November 1-2, 2017 – Over 65 stakeholders from relevant ASEAN Sectoral, Ministries of Foreign Affairs of ASEAN Member States, the ASEAN Secretariat, academia, and legal experts gathered in Singapore to discuss ASEAN as a rules-based institution capable of effective implementation of its agreed upon legal instruments. The ambitious day and a half forum not only provides a platform for high-level dialogue on what it means for ASEAN to be a rules-based institution, but also provides a forum to elicit critical feedback from ASEAN Sectoral Bodies and legal experts on a practical reporting system recently developed by the Legal Services and Agreements Directorate (LSAD) with the support of the U.S. Government through ASEAN-U.S. PROGRESS and GIZ through the “ASEAN Secretariat Post-2015” project. The consultation forum was collaboratively organized with support from ASEAN-U.S. PROGRESS, GIZ, and the S. Rajaratnam School of International Studies (RSIS).
The practical reporting system was developed by LSAD to be an effective tool for relevant ASEAN Secretariat desk officers to gather data and report on the status of the implementation of ASEAN legal instruments with the most updated information available.
In his welcoming remarks, H. E. AKP Mochtan, Deputy Secretary-General of ASEAN, reinforced the underlying reasons for the development of this practical reporting system and the purpose of the consultation: “Recognizing the importance of the need for the effective implementation of legal instruments, the ASEAN Leaders in 2016, … required that the Annual Report of the Secretary-General of ASEAN on the work of ASEAN to the ASEAN Summit should incorporate a robust reporting system on the legal status of ASEAN Legal Instruments as well as their implementation.” Thus, the establishment of a reporting system is a crucial and practical step for ASEAN toward becoming a more rules-based institution.
While the ASEAN Charter provides the institutional framework upon which to build a rules-based ASEAN, to realize this aspiration and accelerate regional integration requires a commitments to more closely examining the implementation of existing legally binding instruments. In his key note address, Ambassador Ong Keng Yong, former Secretary-General of ASEAN, reinforced ASEAN’s aspirations but also conceded there is still work to be done: “The ASEAN Charter, adopted in 2008, has laid down the principles for a rules-based ASEAN, but the transformation has not taken place. Following a rules-based ASEAN principle should not be viewed as a ‘bothersome’ act for Member States as it is a fundamental responsibility.” He went on to relay an anecdotal story he recently told a room full of high school students to explain the importance of rules. He said that as a mobile phone user one if forced to follow a certain set of rules of usage designated by the communication applications on the phone, otherwise one is not able to communicate using the phone. It is the same as ASEAN and its rules-based nature. If you do not subscribe to the rules, you cannot derive the benefits.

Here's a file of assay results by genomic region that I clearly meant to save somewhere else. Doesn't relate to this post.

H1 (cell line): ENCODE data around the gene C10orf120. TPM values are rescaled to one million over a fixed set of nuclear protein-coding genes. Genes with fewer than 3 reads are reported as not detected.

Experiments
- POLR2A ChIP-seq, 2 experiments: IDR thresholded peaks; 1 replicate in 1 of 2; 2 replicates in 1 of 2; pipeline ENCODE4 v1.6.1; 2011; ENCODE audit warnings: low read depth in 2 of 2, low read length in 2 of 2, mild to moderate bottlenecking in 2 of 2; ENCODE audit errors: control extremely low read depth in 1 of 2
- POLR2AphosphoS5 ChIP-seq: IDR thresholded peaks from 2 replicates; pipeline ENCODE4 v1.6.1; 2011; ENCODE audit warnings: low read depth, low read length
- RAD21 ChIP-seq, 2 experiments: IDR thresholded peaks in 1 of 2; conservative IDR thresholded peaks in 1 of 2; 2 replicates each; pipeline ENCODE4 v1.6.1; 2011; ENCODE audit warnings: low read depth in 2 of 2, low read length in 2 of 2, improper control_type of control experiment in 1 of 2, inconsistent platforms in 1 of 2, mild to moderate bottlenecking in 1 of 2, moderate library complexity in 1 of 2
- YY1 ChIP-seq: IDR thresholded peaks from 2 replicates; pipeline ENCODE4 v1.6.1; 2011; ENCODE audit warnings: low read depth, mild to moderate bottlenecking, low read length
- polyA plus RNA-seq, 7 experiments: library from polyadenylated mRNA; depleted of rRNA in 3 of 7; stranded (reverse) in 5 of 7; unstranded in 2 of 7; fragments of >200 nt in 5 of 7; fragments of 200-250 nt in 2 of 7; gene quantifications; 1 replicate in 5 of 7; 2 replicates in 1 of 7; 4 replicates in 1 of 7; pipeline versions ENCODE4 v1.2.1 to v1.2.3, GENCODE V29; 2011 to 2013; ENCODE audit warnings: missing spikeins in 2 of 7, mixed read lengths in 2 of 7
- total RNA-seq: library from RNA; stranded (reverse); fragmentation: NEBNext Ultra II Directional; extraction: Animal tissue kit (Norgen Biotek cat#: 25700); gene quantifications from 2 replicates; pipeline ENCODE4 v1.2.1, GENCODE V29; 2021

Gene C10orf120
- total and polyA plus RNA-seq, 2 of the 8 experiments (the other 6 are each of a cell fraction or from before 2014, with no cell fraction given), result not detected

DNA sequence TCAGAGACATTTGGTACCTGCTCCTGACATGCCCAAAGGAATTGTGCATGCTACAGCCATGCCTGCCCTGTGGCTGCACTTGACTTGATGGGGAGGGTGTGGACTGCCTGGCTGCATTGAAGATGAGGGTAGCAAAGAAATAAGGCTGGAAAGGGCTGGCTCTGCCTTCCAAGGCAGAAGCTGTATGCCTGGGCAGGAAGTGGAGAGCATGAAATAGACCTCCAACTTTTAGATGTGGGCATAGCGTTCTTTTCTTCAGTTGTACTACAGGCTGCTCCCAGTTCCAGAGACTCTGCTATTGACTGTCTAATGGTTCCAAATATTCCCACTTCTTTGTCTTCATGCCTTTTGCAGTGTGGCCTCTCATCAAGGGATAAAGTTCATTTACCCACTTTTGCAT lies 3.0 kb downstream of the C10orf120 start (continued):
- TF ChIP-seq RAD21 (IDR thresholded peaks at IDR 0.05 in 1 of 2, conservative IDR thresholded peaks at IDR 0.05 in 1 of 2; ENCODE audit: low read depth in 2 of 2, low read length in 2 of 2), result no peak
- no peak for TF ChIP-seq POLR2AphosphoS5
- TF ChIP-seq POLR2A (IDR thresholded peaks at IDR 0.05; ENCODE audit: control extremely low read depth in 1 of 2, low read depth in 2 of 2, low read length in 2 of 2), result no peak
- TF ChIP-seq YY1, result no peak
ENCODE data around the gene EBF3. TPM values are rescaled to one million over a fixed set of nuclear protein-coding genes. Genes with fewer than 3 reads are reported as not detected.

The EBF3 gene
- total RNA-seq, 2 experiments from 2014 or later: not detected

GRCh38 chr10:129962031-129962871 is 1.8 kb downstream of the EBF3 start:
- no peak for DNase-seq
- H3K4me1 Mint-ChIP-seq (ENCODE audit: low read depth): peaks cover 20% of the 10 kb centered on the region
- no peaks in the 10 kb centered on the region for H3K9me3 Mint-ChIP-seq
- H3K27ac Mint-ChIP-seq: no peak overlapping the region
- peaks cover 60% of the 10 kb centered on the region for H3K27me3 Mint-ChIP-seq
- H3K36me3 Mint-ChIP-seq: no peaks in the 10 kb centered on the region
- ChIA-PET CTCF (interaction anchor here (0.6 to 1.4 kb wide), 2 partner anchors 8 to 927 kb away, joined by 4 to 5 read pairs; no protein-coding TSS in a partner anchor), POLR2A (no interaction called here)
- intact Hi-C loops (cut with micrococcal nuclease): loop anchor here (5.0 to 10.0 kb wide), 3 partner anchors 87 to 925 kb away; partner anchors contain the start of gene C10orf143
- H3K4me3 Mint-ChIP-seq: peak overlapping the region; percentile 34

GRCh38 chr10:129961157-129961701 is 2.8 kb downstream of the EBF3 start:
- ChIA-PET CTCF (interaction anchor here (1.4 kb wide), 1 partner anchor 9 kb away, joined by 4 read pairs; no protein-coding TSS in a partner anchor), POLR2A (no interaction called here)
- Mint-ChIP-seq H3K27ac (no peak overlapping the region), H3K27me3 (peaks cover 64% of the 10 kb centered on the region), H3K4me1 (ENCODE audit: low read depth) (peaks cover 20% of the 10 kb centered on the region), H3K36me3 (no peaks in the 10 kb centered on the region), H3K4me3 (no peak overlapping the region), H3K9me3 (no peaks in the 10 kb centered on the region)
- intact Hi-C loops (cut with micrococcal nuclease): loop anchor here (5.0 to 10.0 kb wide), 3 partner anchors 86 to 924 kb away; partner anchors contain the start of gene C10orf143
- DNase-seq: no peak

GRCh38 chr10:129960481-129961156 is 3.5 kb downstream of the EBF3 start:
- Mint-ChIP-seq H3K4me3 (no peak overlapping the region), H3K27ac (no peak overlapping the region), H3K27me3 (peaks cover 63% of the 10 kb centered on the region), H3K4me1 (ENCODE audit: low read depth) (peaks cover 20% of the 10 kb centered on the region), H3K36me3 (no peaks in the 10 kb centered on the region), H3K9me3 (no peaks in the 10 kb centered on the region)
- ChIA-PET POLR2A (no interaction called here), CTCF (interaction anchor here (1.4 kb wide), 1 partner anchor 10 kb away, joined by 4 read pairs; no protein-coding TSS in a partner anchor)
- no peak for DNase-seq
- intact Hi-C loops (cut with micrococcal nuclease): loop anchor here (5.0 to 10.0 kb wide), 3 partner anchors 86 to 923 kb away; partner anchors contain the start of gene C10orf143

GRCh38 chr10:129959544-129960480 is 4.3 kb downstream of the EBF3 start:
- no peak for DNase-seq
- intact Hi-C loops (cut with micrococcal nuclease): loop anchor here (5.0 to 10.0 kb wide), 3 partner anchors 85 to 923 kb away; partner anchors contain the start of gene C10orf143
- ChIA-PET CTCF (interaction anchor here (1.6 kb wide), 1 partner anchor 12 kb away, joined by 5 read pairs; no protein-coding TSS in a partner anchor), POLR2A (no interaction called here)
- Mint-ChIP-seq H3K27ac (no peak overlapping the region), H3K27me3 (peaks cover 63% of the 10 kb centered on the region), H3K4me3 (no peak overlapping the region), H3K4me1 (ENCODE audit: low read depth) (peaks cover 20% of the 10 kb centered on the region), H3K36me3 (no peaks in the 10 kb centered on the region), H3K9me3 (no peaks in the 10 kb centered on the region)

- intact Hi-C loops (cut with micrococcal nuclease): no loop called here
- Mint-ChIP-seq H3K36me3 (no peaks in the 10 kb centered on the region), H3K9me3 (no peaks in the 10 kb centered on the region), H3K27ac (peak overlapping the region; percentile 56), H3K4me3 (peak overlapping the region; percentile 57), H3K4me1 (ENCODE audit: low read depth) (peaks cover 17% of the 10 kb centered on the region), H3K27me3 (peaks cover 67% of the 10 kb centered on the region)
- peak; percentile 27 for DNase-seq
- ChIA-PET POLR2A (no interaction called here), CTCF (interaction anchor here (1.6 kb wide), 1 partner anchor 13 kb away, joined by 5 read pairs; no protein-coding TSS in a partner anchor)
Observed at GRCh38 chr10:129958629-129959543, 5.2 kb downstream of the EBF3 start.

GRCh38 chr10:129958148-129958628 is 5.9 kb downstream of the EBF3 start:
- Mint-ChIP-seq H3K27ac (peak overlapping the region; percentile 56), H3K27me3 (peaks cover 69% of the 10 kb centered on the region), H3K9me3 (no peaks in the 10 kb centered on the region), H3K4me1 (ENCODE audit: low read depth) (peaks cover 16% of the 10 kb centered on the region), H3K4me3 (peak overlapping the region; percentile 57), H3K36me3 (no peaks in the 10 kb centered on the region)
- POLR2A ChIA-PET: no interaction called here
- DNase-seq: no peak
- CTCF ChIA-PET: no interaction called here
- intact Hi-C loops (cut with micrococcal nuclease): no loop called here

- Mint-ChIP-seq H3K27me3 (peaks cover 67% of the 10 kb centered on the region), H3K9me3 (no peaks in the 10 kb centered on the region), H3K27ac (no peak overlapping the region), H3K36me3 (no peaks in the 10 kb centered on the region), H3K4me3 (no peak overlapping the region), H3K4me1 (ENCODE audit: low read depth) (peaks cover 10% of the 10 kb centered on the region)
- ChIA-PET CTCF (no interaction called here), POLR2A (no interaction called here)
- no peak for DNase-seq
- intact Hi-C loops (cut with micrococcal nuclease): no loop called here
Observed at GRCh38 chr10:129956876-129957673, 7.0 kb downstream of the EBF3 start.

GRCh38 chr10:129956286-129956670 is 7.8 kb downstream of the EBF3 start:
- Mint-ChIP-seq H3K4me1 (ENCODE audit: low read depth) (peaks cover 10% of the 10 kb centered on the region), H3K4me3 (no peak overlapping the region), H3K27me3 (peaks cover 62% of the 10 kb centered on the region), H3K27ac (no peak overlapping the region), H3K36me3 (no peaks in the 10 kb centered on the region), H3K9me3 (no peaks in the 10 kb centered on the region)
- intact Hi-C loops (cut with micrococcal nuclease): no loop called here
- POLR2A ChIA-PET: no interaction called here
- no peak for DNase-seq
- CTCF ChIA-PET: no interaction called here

The third in a series of workshops, two of which have been supported by the United States Government through the ASEAN-U.S. PROGRESS project in partnership with RSIS, the Consultation on a Rules-Based ASEAN: Legal Instruments and their Implementations continues an on-going conversation about the importance of ASEAN’s aspirations to become a rules-based institution. Nils Bergeson from USAID Indonesia reiterated the U.S. Government’s commitment to supporting ASEAN to realize its aspiration to become a more integrated and rules-based community: “the U.S. Government is proud to support ASEAN’s continued efforts to realize its goal of becoming a rules-based institution and will continue to look for ways to support the important process through both tangible means as well as the necessary discourse that accompanies it.”
Following a lively discussion on the opening session entitled “Instituting an Ecosystem to Support a Rules-Based ASEAN” the forum turned attention to a discussion of the newly-developed practical reporting system. Based on comments and suggestions from the afternoon session, it is clear that there is support for the continued refinement and expansion of the LSAD practical reporting system. Ultimately, in line with the objectives of the system, the report will be included as part of the ASEAN Secretary-General’s report to ASEAN Leaders on the progress of implementation of ASEAN legal instruments.